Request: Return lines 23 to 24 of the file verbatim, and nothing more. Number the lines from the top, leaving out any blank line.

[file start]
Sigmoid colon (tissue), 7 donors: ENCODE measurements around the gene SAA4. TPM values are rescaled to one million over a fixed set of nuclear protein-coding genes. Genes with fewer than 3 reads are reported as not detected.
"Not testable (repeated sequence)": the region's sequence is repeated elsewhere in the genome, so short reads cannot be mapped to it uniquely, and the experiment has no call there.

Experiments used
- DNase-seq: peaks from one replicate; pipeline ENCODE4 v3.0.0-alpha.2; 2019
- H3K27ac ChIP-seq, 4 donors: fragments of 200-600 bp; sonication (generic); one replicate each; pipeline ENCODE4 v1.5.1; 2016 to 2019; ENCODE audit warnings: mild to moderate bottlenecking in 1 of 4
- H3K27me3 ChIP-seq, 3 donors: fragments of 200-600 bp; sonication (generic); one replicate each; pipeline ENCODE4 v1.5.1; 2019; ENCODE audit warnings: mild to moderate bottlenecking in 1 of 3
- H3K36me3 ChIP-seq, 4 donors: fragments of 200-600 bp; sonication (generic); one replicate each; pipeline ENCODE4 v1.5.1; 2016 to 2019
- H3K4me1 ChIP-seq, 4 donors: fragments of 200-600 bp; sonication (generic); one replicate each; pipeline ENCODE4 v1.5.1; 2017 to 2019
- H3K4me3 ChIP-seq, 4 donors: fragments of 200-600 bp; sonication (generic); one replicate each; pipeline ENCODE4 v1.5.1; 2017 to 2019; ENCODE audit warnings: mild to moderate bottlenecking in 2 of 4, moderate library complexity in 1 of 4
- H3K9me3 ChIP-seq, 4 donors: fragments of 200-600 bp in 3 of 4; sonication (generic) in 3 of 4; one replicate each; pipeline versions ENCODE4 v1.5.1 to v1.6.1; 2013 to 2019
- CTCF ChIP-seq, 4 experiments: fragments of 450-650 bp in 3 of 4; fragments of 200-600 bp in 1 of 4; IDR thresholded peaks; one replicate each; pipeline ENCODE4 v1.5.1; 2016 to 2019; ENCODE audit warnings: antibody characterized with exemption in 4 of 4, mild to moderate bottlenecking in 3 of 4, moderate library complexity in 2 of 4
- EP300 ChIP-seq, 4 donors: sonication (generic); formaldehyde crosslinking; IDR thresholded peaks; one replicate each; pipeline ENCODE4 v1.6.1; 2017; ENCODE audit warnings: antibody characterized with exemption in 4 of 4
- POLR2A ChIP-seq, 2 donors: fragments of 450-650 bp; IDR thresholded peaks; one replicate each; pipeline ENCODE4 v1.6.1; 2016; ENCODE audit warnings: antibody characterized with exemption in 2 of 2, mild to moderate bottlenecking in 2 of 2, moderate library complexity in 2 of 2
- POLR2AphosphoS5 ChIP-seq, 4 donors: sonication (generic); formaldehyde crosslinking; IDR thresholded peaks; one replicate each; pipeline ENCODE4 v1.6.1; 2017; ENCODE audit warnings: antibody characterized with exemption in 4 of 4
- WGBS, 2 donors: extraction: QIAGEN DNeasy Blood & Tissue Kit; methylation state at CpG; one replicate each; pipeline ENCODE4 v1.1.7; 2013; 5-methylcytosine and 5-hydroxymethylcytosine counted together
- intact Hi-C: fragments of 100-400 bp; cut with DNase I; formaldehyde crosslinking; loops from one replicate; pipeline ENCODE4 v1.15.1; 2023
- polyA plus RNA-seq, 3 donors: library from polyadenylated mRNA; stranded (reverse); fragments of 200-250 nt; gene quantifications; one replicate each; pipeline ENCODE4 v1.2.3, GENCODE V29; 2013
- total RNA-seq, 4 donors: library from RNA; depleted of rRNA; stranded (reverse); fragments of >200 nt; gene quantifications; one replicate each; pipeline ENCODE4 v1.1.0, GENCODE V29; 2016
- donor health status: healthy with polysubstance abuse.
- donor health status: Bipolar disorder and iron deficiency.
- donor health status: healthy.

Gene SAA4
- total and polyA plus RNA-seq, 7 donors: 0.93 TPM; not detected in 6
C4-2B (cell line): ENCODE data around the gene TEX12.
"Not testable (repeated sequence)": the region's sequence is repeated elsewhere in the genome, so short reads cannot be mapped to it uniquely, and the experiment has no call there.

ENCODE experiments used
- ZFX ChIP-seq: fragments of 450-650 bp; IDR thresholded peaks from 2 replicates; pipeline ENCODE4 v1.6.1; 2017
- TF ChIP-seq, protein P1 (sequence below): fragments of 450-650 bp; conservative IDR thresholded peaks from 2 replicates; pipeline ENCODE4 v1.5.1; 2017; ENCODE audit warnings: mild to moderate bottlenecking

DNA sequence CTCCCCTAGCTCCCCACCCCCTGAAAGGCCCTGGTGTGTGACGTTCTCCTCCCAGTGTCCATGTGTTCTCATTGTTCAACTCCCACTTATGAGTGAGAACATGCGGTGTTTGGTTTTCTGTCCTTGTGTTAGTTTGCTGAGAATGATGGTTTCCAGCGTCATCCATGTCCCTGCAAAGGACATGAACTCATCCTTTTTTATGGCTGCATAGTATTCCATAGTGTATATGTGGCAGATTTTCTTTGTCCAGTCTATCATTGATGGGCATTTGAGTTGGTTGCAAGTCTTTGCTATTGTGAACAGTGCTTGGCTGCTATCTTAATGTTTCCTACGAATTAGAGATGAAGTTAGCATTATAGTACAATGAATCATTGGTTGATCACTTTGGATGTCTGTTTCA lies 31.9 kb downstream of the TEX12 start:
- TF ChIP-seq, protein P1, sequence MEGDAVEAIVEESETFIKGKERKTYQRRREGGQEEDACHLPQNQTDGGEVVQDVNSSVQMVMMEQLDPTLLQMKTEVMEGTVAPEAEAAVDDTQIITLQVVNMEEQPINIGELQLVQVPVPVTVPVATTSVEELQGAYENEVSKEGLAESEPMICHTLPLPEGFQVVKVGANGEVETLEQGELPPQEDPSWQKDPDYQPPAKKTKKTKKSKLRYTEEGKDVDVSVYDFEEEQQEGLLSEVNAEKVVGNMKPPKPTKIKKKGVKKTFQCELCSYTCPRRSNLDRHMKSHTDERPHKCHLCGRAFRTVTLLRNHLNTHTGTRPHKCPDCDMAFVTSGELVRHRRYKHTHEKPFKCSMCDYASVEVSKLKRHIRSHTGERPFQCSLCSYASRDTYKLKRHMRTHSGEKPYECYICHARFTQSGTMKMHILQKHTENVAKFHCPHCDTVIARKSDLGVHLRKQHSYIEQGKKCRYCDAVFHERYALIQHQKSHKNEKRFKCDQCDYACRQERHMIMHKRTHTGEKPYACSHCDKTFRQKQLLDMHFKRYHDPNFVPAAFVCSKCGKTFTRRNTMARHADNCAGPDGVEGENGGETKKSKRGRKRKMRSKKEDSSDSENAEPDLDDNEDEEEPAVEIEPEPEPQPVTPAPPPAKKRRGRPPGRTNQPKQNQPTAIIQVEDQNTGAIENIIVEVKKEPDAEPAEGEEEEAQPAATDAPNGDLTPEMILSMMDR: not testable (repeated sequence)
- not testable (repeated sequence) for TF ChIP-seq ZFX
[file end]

- total and polyA plus RNA-seq, 7 donors: 0.93 TPM; not detected in 6
C4-2B (cell line): ENCODE data around the gene TEX12.